Chris Mooney at Slate reports on some actual psychological research that has been done on Internet trolls:
[R]esearch, conducted by Erin Buckels of the University of Manitoba and two colleagues, sought to directly investigate whether people who engage in trolling are characterized by personality traits that fall in the so-called Dark Tetrad: Machiavellianism (willingness to manipulate and deceive others), narcissism (egotism and self-obsession), psychopathy (the lack of remorse and empathy), and sadism (pleasure in the suffering of others).
The result? Definite correlations. And this is amusing as well:
What’s more, it [the research] also found a relationship between all Dark Tetrad traits (except for narcissism) and the overall time that an individual spent, per day, commenting on the Internet.
So, if you’re a troll, maybe you’re not just a contrarian. Maybe you’re also a sadistic and Machiavellian psychopath. Just saying.
And here’s how Mooney’s article concludes:
Overall, the authors found that the relationship between sadism and trolling was the strongest, and that indeed, sadists appear to troll because they find it pleasurable. “Both trolls and sadists feel sadistic glee at the distress of others,” they wrote. “Sadists just want to have fun … and the Internet is their playground!”
The study comes as websites, particularly at major media outlets, are increasingly weighing steps to rein in trollish behavior. Last year Popular Science did away with its comments sections completely, citing research on the deleterious effects of trolling, and YouTube also took measures to rein in trolling.
But study author Buckels actually isn’t sure that fix is a realistic one. “Because the behaviors are intrinsically motivating for sadists, comment moderators will likely have a difficult time curbing trolling with punishments (e.g., banning users),” she said by email. “Ultimately, the allure of trolling may be too strong for sadists, who presumably have limited opportunities to express their sadistic interests in a socially-desirable manner.”
I wonder if whole websites can be identified, in this context, as trolling sites. I’m thinking, for example, of the intelligent design website, Uncommon Descent. Its typical post features some combination of feigned outrage, incredulity, mockery, or snark directed at mainstream science, individual scientists, or atheists designed to get a (usually unwarranted) rise out of people. The post writers tend to be shocked–shocked!–that anyone could actually take Charles Darwin and naturalism seriously. And, of course, the site’s working assumption is that, at the top of mainstream science’s food chain, are blind, corrupt, and authoritarian scientists and professors vested in keeping from the general public the truth (which is that their disciplines are in epistemic chaos because they don’t take into account all the evidence right in front of them that God exists and directs history). Uncommon Descent’s preferred rhetorical stance is thus to be incorrigible, like the Southern politician (dug in; proudly impervious to proportion or common sense; apologetically armored against all outsiders). If researchers did a study of such websites, would they find the people who started them scoring high on Dark Tetrad traits?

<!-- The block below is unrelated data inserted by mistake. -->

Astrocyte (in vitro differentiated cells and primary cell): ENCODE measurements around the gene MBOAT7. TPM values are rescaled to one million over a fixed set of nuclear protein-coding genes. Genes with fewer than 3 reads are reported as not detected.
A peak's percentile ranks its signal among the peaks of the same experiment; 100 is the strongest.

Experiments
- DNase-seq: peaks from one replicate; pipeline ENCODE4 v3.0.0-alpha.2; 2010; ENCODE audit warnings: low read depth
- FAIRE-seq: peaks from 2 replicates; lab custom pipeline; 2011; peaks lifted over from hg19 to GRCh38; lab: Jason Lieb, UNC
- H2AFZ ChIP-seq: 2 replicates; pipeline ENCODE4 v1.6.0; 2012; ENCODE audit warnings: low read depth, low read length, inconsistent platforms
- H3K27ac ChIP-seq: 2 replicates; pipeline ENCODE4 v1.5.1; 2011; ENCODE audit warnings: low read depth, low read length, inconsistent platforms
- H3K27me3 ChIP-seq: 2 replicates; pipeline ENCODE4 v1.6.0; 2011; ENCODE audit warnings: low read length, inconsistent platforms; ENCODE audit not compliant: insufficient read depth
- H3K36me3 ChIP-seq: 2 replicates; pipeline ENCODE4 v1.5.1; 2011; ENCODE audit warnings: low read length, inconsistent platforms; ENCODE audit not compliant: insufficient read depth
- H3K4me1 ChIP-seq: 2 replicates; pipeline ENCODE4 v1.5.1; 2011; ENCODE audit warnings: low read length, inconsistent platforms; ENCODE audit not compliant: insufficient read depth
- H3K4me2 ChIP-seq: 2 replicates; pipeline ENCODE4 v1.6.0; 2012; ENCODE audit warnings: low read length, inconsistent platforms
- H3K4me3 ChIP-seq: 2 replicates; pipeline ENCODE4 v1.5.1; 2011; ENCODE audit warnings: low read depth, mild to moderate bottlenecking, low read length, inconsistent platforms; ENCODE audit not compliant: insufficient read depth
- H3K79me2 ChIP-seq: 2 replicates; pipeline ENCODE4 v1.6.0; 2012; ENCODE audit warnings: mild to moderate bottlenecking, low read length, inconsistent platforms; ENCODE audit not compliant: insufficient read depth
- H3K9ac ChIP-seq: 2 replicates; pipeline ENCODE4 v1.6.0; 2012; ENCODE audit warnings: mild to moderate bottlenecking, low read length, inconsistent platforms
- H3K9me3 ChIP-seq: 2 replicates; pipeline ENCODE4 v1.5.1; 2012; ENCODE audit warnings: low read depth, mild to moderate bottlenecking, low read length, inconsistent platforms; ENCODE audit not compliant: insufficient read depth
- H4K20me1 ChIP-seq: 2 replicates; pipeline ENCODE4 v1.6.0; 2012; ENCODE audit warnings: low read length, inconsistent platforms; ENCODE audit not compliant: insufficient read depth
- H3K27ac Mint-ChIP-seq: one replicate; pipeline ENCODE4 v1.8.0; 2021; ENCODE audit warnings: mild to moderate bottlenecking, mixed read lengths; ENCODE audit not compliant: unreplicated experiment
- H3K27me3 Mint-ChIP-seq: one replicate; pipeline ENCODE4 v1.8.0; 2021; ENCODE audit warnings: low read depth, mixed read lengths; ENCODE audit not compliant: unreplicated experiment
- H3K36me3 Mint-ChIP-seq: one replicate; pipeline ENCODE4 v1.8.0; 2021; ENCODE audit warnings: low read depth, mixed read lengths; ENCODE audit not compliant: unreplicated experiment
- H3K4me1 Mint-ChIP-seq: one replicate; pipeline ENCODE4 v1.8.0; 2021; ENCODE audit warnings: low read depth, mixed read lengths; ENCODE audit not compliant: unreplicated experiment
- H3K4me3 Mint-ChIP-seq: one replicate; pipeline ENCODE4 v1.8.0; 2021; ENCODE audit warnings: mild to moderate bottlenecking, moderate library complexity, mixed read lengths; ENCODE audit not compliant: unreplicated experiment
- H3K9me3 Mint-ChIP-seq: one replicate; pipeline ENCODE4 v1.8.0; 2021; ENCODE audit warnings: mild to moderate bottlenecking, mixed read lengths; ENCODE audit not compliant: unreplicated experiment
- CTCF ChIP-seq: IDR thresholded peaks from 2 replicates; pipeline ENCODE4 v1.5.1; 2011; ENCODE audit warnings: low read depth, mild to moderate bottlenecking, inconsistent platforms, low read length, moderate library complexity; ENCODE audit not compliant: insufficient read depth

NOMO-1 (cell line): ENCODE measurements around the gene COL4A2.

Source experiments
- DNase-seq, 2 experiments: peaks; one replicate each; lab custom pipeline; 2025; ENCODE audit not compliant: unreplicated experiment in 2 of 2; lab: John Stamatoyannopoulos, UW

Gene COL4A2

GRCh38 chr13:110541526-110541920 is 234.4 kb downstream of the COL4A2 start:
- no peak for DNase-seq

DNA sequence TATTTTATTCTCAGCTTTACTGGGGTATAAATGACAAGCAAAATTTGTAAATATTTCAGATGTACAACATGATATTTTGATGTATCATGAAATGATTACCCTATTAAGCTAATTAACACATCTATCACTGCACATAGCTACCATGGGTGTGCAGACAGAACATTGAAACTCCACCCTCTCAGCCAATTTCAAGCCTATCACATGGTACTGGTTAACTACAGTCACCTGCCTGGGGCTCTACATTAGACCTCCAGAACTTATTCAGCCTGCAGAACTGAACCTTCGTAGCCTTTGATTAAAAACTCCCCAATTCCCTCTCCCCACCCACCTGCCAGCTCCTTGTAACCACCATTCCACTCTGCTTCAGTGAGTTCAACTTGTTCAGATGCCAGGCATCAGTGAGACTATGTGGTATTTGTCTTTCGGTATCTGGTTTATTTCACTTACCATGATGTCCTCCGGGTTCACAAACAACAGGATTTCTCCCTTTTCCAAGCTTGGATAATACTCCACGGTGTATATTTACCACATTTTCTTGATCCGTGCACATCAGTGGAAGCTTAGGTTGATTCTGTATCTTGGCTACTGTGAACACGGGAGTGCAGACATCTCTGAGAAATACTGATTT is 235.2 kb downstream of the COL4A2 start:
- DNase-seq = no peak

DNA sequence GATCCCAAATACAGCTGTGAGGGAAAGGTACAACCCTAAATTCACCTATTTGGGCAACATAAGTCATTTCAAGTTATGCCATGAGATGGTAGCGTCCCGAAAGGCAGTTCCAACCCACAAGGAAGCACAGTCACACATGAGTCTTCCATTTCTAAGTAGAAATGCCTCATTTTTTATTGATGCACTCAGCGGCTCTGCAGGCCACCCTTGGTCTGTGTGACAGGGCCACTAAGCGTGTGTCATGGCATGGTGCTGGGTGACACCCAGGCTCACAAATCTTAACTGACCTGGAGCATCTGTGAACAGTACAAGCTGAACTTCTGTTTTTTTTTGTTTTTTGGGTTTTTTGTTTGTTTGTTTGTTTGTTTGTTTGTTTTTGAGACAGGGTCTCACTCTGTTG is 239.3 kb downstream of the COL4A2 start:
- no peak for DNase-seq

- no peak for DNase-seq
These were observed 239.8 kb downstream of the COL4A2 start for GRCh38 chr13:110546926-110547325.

And then, of course, there is the trolling politician. This would be the person who doesn’t seriously believe half of what he says, but loves to put on a straight face, stand before cameras, and say things he knows will raise a shit storm. Doing this is delightful to him–it’s what he lives for–though he never shows this delight in public. Ted Cruz comes immediately to mind.
Of course, we need contrarians–thank goodness for them! And we need critical thinkers, and people who will speak up when they notice incoherence. But the troll only plays at being these people. The troll is actually in bad faith, looking for any route into an argument, however strained, that will direct pain to others. The troll is Iago-like. The pain is most important, not the truth.
To do a bit of armchair psychoanalyzing, I think the typical troll is in pain himself, and is striking back at a pain that he–and it’s usually a “he”–felt directly in childhood. The targets of a troll are people like the people who caused the troll pain. For example, my guess is that Ted Cruz felt the pain, at a young age, of a liberal who ridiculed the sort of right-wing political fundamentalism Cruz grew up in, and now, with his Harvard degree and position of power, Cruz means to use his gifts to bring pain and inconvenience to liberals everywhere, no matter how gratuitous. It’s his mission in life, and his pleasure, to get back at that childhood nemesis by being a political troll today. And obviously, there are a lot of people who share Cruz’s resentments–and know the same pain–and will cheer him on wherever he manages to turn the tables. Rush Limbaugh runs on the same troll energy.
How does one stop breeding and feeding trolls?